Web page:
As will be appreciated by one of ordinary skill in the art, various functions in the present invention may be embodied as or take the form of a computer readable medium having computer-readable instructions stored thereon which, when executed by a processor, carry out the operations of the present inventions as previously described. The computer-readable medium may be any medium that can contain, store, communicate, propagate, or transport the user-interface program instruction for use by or in connection with the instruction execution system, apparatus, or device and may by way of example but without limitation, be an electronic, magnetic, optical, electromagnetic, infrared, or semiconductor system, apparatus, device, or propagation medium or other suitable medium upon which the program is printed. More specific examples (a non-exhaustive list) of the computer-readable medium would include: a portable computer diskette, a hard disk, a random access memory (RAM), a read-only memory (ROM), an erasable programmable read-only memory (EPROM or Flash memory), an optical fiber, a portable compact disc read-only memory (CD-ROM), an optical storage device, a transmission media such as those supporting the Internet or an intranet, or a magnetic storage device. Computer program code or instructions for carrying out operations of the present invention may be written in any suitable programming language provided it allows achieving the previously described technical results.

It is to be understood that the description of the foregoing exemplary embodiment(s) is (are) intended to be only illustrative, rather than exhaustive, of the present invention. Those of ordinary skill will be able to make certain additions, deletions, and/or modifications to the embodiment(s) of the disclosed subject matter without departing from the spirit of the invention or its scope, as defined by the appended claims.

Claims

1. A system for sensing current through a conductor and outputting to a meter, the system comprising:

an optical module including a light source for directing an optical signal in an optical path around the conductor and producing an optical module signal that is a voltage proportional to the current through the conductor; and,
a cutout module including a number of circuits configured to receive said optical module signal that is the voltage proportional to the current through the conductor from the optical module and output a cutout module signal to the meter, wherein said cutout module is configured to convert a root mean squared (RMS) value of said optical module signal to a direct current (DC) signal, wherein said cutout module is further configured to output the cutout module signal as the optical module signal unmodified in response to said DC signal of the optical module signal being above a threshold value and said cutout module is further configured to output a zero voltage optical module signal in response to said DC signal being below the threshold value.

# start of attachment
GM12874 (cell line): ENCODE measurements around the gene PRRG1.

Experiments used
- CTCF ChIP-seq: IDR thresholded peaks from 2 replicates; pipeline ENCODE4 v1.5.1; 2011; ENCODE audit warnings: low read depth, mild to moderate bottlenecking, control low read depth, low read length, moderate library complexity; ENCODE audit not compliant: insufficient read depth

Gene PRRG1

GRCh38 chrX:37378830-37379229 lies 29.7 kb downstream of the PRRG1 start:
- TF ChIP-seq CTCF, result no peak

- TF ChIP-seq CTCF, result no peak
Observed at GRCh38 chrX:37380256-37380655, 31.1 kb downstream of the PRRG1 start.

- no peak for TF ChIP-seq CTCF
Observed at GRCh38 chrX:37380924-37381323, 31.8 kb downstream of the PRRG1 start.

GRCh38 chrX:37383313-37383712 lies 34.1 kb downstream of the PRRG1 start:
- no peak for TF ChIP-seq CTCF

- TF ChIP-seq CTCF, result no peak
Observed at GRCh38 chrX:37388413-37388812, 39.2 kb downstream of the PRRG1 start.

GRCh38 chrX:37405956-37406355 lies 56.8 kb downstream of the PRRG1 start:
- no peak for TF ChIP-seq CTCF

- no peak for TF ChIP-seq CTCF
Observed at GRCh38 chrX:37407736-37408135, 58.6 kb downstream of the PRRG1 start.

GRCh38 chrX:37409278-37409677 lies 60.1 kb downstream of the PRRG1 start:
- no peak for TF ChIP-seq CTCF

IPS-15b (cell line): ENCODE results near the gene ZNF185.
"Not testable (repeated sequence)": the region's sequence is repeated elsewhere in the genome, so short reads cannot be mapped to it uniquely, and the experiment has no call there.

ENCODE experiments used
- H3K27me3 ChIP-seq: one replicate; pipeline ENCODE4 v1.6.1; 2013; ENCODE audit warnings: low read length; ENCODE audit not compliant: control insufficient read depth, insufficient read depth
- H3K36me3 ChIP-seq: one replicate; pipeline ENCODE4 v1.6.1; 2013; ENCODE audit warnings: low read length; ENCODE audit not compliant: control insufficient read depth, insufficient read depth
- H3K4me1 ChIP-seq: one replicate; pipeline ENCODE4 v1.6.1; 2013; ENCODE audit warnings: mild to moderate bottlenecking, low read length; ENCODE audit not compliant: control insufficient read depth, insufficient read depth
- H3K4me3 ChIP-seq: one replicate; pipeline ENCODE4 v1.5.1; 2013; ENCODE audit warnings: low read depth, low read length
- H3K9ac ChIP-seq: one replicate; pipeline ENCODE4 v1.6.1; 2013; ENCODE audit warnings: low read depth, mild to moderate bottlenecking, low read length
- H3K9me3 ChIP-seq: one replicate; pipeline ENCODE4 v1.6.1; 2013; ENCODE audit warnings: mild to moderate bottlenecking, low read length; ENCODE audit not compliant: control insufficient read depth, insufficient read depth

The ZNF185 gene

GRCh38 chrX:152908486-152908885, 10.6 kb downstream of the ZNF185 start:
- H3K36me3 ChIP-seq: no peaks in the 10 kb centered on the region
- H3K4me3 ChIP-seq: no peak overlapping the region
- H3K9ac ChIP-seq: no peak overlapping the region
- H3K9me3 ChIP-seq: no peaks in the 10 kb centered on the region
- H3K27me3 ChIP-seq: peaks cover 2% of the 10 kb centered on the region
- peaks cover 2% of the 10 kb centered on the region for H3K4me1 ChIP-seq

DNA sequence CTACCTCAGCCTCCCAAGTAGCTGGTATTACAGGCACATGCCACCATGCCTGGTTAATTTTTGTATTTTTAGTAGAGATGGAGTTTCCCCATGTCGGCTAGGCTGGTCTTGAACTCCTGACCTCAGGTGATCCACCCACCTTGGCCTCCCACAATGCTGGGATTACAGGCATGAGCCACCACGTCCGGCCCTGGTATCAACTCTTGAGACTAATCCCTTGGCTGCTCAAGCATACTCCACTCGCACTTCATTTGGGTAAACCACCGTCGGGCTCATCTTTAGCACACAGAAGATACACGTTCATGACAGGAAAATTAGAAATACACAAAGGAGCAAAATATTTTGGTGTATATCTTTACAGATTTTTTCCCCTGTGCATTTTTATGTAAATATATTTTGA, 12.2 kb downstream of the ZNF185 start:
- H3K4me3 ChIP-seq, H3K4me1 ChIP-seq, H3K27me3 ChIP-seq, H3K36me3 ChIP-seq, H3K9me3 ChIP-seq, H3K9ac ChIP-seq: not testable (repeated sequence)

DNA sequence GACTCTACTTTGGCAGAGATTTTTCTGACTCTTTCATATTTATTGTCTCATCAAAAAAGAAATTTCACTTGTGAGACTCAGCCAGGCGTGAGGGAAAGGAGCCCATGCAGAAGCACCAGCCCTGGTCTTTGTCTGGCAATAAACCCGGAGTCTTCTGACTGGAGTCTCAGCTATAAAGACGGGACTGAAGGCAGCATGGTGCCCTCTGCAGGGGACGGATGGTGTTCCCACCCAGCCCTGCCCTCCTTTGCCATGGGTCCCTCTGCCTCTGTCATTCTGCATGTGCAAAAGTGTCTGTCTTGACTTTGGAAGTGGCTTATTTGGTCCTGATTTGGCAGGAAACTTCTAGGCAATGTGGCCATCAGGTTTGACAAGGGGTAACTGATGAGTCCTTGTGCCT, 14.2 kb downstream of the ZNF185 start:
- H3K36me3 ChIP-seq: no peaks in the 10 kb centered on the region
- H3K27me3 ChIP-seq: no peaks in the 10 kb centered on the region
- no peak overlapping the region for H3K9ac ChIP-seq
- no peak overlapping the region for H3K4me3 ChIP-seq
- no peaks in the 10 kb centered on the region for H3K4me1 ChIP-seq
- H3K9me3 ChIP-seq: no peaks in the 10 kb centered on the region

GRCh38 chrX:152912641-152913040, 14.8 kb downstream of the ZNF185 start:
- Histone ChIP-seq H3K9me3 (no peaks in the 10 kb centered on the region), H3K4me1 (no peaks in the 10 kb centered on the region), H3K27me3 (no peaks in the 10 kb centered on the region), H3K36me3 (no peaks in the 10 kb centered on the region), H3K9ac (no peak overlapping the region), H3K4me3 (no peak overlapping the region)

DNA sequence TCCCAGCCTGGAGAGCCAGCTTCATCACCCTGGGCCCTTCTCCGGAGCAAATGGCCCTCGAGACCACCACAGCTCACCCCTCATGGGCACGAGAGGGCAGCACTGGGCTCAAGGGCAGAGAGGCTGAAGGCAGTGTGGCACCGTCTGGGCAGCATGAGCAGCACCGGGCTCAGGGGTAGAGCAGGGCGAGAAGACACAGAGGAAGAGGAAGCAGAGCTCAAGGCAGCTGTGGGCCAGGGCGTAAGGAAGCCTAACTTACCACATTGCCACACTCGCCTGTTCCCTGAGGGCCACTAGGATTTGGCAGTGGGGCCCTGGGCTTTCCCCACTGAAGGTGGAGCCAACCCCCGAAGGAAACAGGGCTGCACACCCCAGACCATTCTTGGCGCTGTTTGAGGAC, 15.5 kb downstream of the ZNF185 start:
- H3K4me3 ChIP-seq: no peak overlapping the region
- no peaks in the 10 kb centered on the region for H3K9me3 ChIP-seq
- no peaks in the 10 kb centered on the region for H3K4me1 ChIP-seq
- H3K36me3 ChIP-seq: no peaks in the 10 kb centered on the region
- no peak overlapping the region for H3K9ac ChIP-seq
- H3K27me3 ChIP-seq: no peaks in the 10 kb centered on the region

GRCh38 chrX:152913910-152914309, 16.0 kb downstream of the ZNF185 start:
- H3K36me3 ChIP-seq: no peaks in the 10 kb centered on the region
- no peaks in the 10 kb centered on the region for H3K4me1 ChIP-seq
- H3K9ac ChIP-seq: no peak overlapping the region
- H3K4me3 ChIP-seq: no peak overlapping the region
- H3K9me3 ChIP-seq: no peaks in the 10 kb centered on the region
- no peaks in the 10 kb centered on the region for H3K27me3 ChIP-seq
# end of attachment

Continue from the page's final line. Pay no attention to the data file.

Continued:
2. The system of claim 1 wherein said cutout module includes an RMS to DC converter configured to receive said optical module signal and output said DC signal to a comparator which controls a switch, said switch configured to receive as an input said optical module signal and output said optical module signal through a power amplifier at a switch output in response to said DC signal being above said threshold value.

3. The system of claim 2 wherein said comparator is configured to cause said switch to pass through said optical module signal through said power amplifier connected to said switch output in response to said DC signal being above said threshold value.

4. The system of claim 2 wherein said comparator is configured to cause said switch to ground said optical module signal at said power amplifier connected to said switch output in response to said DC signal being below said threshold value.

5. The system of claim 2 wherein said cutout module further comprises a band pass filter configured to filter said optical module signal before receipt by said RMS to DC converter.

6. The system of claim 1 wherein said threshold value of the optical module signal is 0.5% of the rated current of the conductor.

7. The system of claim 1 wherein said threshold value of the optical module signal is 0.25% of the rated current of the conductor.

8. The system of claim 1 wherein said threshold value of the optical module signal is 1% of the rated current of the conductor.

9. A system for sensing current through a conductor and outputting to a meter, the system comprising:

an optical module including a light source for directing an optical signal in an optical path around the conductor and producing an optical module signal that is a voltage proportional to the current through the conductor; and,
a cutout module including a number of circuits configured to receive said optical module signal that is the voltage proportional to the current through the conductor from the optical module and output a cutout module signal to the meter, the cutout module further being configured to generate a DC signal having a value that is filtered from a root mean squared value of the optical module signal, the cutout module further being configured to output the cutout module signal as the optical module signal unmodified to an amplifier between the cutout module and the meter in response to the DC signal being above a threshold value, and output a zero voltage optical module signal in response to the DC signal being below the threshold value to eliminate erroneous energy registration from the conductor.

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Other references

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Patent History

Patent number: 9664712
Type: Grant
Filed: Dec 9, 2010
Date of Patent: May 30, 2017
Patent Publication Number: 20110156695
Assignee: ABB Schweiz AG (Baden)
Inventors: William Verbanets (Pittsburgh, PA), Michael Mendik (Claridge, PA)
Primary Examiner: Giovanni Astacio-Oquendo
Application Number: 12/964,392

Classifications

Current U.S. Class: Conductor Identification Or Location (e.g., Phase Identification) (324/66)
International Classification: G01R 13/38 (20060101); G01R 13/40 (20060101); G01R 15/24 (20060101); G01R 19/00 (20060101); G01R 21/00 (20060101); G01R 22/06 (20060101);